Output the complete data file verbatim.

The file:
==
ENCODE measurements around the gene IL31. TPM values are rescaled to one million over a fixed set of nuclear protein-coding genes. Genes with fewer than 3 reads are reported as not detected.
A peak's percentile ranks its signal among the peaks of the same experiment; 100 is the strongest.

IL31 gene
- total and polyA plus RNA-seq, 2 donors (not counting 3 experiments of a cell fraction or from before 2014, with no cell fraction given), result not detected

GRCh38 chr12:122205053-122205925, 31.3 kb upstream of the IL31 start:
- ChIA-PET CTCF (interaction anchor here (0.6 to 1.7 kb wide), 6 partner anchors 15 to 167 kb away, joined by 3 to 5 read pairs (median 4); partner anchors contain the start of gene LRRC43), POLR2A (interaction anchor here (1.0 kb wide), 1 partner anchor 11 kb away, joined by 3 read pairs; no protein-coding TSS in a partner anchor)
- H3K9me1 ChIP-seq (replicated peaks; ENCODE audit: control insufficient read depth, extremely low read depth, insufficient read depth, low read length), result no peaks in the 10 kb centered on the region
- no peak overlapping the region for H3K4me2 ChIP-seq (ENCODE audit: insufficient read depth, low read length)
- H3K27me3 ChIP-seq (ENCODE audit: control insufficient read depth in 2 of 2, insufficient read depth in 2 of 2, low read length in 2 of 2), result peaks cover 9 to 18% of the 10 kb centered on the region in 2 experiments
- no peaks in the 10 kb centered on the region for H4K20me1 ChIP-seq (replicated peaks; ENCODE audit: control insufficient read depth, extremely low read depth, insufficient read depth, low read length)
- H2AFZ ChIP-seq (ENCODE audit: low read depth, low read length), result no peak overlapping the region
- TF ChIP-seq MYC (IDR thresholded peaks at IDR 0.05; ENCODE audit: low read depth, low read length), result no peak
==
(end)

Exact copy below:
ENCODE measurements around the gene IL31. TPM values are rescaled to one million over a fixed set of nuclear protein-coding genes. Genes with fewer than 3 reads are reported as not detected.
A peak's percentile ranks its signal among the peaks of the same experiment; 100 is the strongest.

IL31 gene
- total and polyA plus RNA-seq, 2 donors (not counting 3 experiments of a cell fraction or from before 2014, with no cell fraction given), result not detected

GRCh38 chr12:122205053-122205925, 31.3 kb upstream of the IL31 start:
- ChIA-PET CTCF (interaction anchor here (0.6 to 1.7 kb wide), 6 partner anchors 15 to 167 kb away, joined by 3 to 5 read pairs (median 4); partner anchors contain the start of gene LRRC43), POLR2A (interaction anchor here (1.0 kb wide), 1 partner anchor 11 kb away, joined by 3 read pairs; no protein-coding TSS in a partner anchor)
- H3K9me1 ChIP-seq (replicated peaks; ENCODE audit: control insufficient read depth, extremely low read depth, insufficient read depth, low read length), result no peaks in the 10 kb centered on the region
- no peak overlapping the region for H3K4me2 ChIP-seq (ENCODE audit: insufficient read depth, low read length)
- H3K27me3 ChIP-seq (ENCODE audit: control insufficient read depth in 2 of 2, insufficient read depth in 2 of 2, low read length in 2 of 2), result peaks cover 9 to 18% of the 10 kb centered on the region in 2 experiments
- no peaks in the 10 kb centered on the region for H4K20me1 ChIP-seq (replicated peaks; ENCODE audit: control insufficient read depth, extremely low read depth, insufficient read depth, low read length)
- H2AFZ ChIP-seq (ENCODE audit: low read depth, low read length), result no peak overlapping the region
- TF ChIP-seq MYC (IDR thresholded peaks at IDR 0.05; ENCODE audit: low read depth, low read length), result no peak